September Artist of the Month for Grateful Steps Bookstore in Asheville

 Flowers, Barks and Leaves: An Homage to Mother Nature

Ruthie Rosauer is in love with trees. She loves the lines created by trunk and branch, the lush textures of bark and leaf. Although she has taken snapshots for most of her life, it was her passion for trees that drew her to a more serious pursuit of photography. A pursuit that has since branched out to include flowers, landscapes, streams and rocks. Ruthie has harvested the best of her portfolio for this exhibit.

Ruthie’s photographs have been on display at the Blue Ridge Community College for the August 2014 “Bring Us Your Best” juried art show sponsored by the Arts Council of Henderson County, and are currently on display at the Tryon Painters and Sculptors Exhibit through mid-September at 26 Maple St. in Tryon, NC.

Grateful Steps Bookstore is located at 159 South Lexington Avenue, Asheville, NC 28801 (phone 828-277-0998)

There will be an artist reception open to the public on Saturday, September 6, 2014 from 2 – 3 pm. Refreshments will be served and Ruthie will be on hand. Photos below are from her series: “All Bark, No Bite.”


bark 3 Longwood Apr09


IMG_6801 DSCN2557

Ruthie Rosauer’s photography in Bring Us Your Best show

Ruthie Rosauer, the photographer for Poemscapes, has had her work accepted into Henderson County’s Arts Council juried art show “Bring Us Your Best.” The show opens Friday evening, August 8 and continues through Friday, August 29 (open each day from 10am – 4pm). The exhibit, housed at the Blue Ridge Community College Conference Hall (in the Education, Development and Technology Building) is free and open to the public.

Pink tulip

Pink tulip


On Friday evening, August 1, at 7pm there will be a PEANUTBUTTER and POEMSCAPES 

fundraiser at the Calvary Episcopal Church, 2840 Hendersonville Rd., Fletcher, NC. 

Price of admission is one jar of peanutbutter, which will be donated to the church’s food pantry. 

Carol Pearce Bjorlie, poet and cellist, will read her poems. Carol and her husband, Leo

Bjorlie, will play duets on cello and double bass. Photo collages combining Carol’s poetry

and photos by Ruthie Rosauer will be on display. ImageC

Ruthie’s Photos on Display June 14

If you have seen Ruthie’s photography on display and wondered where you could purchase it — you need wonder no more. On Saturday, June 14, her work will be on display in the yard of the Art Mob in Hendersonville at 124 – 4th Ave. from 9am – 3pm. It will include poemscape collages and individual photographs.DSCN2376

Carol’s Musings about nature and silence


I write because I love the world. I am now learning to love a new world.
Instead of Minnesota’s sky-reflecting lakes, golden prairie, and the Mississippi’s locks and dams, I am living in the Blue Ridge mountains of Asheville, North Carolina,near the French Broad River’s shoal-shallow banks. I was born in Richmond, Virginia. My poems sound the way I talk, with words like “veranda, magnolia,” that made me listen to myself when I said them in St. Paul, coming out as naturally here as shrimp and grits for dinner.
My spiritual world began on a creek bank where my father fished in a tributary off the James River. He sat still as a monk, his fishing rod at attention. The line pierced the surface of the water. The worm lurked in the cool shallows. This is where the big bass fed. I learned to be quiet here. I was happy to sit near him, playing with the tin can of worms. Fifty years after his death, I consider the silence, sanctuary, and stillness of those woods and know these conditions are essential in my writing life.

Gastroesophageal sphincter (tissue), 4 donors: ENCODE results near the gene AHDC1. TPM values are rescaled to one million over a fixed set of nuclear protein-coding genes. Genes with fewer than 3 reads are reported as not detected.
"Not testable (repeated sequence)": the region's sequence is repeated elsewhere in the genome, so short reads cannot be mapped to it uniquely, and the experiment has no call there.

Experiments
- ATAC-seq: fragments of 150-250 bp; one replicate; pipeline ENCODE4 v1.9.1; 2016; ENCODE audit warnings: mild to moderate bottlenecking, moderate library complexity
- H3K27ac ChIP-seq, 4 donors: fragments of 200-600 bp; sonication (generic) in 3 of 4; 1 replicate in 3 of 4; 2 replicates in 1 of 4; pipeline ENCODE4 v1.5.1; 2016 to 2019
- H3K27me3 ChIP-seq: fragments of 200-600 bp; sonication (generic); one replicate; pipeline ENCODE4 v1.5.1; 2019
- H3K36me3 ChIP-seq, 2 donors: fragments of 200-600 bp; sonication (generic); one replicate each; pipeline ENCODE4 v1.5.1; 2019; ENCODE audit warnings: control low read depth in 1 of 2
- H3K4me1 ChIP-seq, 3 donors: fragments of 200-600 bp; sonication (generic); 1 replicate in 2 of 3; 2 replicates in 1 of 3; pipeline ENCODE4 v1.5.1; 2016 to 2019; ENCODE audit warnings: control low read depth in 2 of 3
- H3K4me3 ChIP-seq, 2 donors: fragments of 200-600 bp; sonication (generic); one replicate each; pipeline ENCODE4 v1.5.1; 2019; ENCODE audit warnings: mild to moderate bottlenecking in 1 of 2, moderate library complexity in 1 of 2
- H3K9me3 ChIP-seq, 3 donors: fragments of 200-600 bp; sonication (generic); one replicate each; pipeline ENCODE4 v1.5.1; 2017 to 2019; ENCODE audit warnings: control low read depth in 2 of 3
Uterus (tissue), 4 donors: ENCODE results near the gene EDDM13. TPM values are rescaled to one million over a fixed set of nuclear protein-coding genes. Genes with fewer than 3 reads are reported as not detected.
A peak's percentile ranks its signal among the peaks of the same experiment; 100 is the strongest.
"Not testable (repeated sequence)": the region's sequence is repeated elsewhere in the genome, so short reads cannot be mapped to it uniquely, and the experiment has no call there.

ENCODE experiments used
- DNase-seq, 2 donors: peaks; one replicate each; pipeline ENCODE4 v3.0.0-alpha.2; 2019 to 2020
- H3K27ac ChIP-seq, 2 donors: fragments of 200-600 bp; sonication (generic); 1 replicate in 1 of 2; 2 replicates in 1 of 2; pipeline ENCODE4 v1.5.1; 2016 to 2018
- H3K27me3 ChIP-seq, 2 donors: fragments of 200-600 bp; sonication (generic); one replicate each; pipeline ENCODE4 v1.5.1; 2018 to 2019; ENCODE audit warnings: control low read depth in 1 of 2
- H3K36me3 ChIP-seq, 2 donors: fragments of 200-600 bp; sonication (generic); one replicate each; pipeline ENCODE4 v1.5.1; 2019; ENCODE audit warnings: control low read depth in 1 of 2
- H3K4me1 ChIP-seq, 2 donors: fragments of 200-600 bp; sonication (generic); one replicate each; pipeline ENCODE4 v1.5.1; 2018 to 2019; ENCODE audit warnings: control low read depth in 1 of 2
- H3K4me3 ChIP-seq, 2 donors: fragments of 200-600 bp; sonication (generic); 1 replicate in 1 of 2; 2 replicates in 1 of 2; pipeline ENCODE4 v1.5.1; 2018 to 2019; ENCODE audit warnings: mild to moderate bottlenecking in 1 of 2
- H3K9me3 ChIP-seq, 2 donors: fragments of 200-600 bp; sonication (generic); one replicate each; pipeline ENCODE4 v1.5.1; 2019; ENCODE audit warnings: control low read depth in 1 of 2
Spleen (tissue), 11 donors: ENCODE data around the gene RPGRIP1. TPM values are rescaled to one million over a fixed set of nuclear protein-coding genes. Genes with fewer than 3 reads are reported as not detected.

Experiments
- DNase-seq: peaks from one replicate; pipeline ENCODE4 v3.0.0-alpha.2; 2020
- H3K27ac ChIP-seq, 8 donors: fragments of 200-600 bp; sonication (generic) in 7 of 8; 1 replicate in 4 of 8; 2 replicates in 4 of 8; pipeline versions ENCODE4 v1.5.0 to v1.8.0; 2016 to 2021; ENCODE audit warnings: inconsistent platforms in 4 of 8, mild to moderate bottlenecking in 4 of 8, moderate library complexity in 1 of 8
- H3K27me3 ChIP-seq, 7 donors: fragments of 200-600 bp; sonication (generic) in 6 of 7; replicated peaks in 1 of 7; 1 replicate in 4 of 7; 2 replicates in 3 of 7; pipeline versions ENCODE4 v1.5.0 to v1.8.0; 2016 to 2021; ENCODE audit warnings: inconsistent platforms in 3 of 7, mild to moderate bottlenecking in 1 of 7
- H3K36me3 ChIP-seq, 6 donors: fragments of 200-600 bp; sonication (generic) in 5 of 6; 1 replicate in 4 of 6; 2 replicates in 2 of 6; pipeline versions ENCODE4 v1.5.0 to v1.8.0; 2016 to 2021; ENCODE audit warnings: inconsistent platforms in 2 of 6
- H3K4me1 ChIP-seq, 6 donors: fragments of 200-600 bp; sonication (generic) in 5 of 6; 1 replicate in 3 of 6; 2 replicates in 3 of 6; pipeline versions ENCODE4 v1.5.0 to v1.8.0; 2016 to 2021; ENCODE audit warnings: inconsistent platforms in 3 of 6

In silence, solitude and stillness, I sat beside Lake Kabekona in the North Woods of Minnesota, notebook on my knee, pen in hand. Stillness invites intimacy with nature. I glanced at my pen, and there perched a red-winged dragonfly observing me. We stared each other down – my great bulk and his/her fragile being in communion.
I call this a “Mary Oliver moment.” Mary knows how to be still, knows how to invite communication with grasshoppers and fawns, knows how to: Pay Attention/ Be astonished/ Tell about it, as she writes in a section of her poem, SOMETIMES, ”Instructions for living a life.”
Kentucky poet, Wendell Berry, loves the world also. His love is tempered with angst for the future. Like Mary Oliver, he is full of instructions. This is the second verse of “How To Be A Poet,” from Given New Poems.

Breathe with unconditional breath
the unconditioned air.
Shun electric wire.
Communicate slowly. Live
a three-dimensional life;
stay away from screens.
Stay away from anything
that obscures the place it is in.
There are no un-sacred places;
There are only sacred places
And desecrated places.

In his masterful Manifesto: The Mad Farmer’s Liberation Front, from, The Country of Marriage, he reminds us of our greed and lays out a plan of protection for ourselves, and our planet:

So, friends, every day do something/that won’t compute.
Denounce the government and embrace the flag.
Ask questions that have no answers.
Invest in the millenium.
Plant sequoias.
Practice resurrection.

From my long-looking, silence, stillness and sanctuary in nature, I harvest my love of the world on white pages scattered with words in purple, green, or blue ink, sometimes a good dark pencil. The muse lights on my pen, and I am astonished, and tell about it again, and again. As Samuel Beckett wrote, “Words are all we have.”